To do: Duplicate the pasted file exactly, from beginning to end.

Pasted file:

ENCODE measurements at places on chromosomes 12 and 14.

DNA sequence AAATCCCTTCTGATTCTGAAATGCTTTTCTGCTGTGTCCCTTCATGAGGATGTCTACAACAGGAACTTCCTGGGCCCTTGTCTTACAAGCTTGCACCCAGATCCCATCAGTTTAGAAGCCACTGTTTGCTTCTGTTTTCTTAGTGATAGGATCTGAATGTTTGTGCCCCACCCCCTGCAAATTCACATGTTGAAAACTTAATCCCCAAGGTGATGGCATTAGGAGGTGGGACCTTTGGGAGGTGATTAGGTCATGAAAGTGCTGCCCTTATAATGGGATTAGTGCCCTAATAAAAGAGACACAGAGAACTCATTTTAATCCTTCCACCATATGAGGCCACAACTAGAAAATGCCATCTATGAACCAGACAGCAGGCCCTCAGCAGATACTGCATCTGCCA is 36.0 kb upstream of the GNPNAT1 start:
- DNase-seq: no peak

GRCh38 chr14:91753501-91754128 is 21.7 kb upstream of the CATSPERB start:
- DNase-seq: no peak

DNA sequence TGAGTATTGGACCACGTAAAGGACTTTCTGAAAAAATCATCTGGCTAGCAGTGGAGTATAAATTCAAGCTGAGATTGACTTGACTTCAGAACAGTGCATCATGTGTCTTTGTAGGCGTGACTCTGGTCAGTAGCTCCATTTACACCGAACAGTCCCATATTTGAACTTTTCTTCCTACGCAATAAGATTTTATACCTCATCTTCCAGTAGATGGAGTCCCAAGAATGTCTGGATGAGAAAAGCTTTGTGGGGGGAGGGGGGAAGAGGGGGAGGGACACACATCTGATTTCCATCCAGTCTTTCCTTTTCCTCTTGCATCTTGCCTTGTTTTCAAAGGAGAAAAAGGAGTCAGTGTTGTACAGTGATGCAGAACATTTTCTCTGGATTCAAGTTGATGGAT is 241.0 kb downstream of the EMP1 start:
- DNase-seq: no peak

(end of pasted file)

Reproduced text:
ENCODE measurements at places on chromosomes 12 and 14.

DNA sequence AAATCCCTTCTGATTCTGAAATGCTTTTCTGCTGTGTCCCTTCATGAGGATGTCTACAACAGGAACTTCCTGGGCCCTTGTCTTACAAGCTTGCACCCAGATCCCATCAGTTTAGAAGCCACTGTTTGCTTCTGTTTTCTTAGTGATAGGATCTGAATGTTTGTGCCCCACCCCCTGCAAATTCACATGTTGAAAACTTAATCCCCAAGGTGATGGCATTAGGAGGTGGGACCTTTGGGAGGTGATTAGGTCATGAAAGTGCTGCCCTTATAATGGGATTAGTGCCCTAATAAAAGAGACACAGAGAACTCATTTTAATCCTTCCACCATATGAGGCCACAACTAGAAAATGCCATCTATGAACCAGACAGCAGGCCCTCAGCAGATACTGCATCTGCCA is 36.0 kb upstream of the GNPNAT1 start:
- DNase-seq: no peak

GRCh38 chr14:91753501-91754128 is 21.7 kb upstream of the CATSPERB start:
- DNase-seq: no peak

DNA sequence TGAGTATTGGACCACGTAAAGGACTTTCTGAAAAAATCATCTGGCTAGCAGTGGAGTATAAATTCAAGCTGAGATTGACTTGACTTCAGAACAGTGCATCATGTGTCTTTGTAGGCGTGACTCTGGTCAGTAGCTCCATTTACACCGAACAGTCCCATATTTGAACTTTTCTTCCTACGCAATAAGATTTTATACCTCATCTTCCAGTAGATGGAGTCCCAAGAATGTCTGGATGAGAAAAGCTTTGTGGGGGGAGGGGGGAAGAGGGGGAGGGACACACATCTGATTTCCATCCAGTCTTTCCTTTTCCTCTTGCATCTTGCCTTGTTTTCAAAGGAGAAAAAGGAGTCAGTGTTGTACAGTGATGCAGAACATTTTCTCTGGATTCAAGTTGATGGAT is 241.0 kb downstream of the EMP1 start:
- DNase-seq: no peak